Thirdly, the unsuccessful attempt by Armenian authorities to separate the process of normalization of Armenian-Turkish relations from the Nagorno-Karabakh settlement process complicated the intra-state situation. It shattered the ruling coalition and increased a gap between the authorities and the opposition. It also influenced the relationships with the Diaspora and developed mistrust in Nagorno Karabakh.
Fourthly, the recognition of Abkhazia and South Ossetia by Russia provoked some speculation regarding the possibility for Armenia to recognize Nagorno Karabakh.
The interrelationship of all these external and internal factors has limited the manoeuvrability of Armenia both in respect to the resolution of the Nagorno-Karabakh conflict and Armenian-Turkish rapprochement. To increase or restore its position, Armenia needs to exert every effort to re-include Nagorno Karabakh into the negotiations. This will involve, first of all, overcoming the intransigence of Azerbaijan. In order to achieve any progress, the major external actors must convince the Azerbaijani government that the direct participation of Nagorno Karabakh in the negotiations is indispensable.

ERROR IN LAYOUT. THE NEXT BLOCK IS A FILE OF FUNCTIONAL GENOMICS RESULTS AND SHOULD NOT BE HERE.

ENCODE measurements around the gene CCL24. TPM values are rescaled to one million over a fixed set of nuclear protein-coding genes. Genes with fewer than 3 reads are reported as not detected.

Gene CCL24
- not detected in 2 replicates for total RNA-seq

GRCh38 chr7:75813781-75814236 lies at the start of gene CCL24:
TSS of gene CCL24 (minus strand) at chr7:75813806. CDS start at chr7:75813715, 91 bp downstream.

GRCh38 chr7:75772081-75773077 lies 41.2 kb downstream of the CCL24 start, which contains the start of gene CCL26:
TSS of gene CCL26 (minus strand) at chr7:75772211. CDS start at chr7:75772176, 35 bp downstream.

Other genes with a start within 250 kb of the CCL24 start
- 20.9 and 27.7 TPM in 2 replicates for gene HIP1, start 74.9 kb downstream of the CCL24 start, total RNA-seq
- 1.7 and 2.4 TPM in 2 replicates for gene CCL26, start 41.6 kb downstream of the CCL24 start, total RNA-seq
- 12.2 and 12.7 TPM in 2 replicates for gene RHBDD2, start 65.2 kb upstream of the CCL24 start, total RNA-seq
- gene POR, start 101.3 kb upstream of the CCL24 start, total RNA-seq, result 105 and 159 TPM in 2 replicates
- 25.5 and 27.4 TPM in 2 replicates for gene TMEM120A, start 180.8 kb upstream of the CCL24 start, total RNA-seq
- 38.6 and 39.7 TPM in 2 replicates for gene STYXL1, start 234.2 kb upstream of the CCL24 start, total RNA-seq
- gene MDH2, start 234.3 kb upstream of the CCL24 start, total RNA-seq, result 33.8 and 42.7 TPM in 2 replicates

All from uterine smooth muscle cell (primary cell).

The Russian recognition of the independence of Abkhazia and South Ossetia as another precedent, after Kosovo, that changed the status of state entities as well as the borderlines in Europe, has some impact on the situation in Nagorno Karabakh itself. There are two positive shifts. First, the mediators realize the necessity for re-inclusion of Nagorno Karabakh into direct negotiations “in the future.” Second, during the state-building process the authorities of this unrecognized state entity have chosen a pathway aimed at implementing democratic developments. Their pragmatic approach, and the support of society, resulted in the evaluation of Nagorno Karabakh as “partly free” by Freedom House in its report for 2010 of the states and “disputed territories.” Azerbaijan, on the other hand, was included on the list as a country “not free”.[viii] This pathway has provided Nagorno Karabakh with some maneuverability against the background of growing authoritarianism in Azerbaijan.
It is also obvious that the position of Nagorno Karabakh is critical for the success of any interim and final conflict settlement decisions and resolutions. The idea of a possible return to the Azerbaijani jurisdiction remains unacceptable for Nagorno Karabakh. In the meantime, hostile statements by the Azerbaijani leadership, and their unwillingness to negotiate with Nagorno-Karabakh, force the latter to continue bolstering its defensive capacities.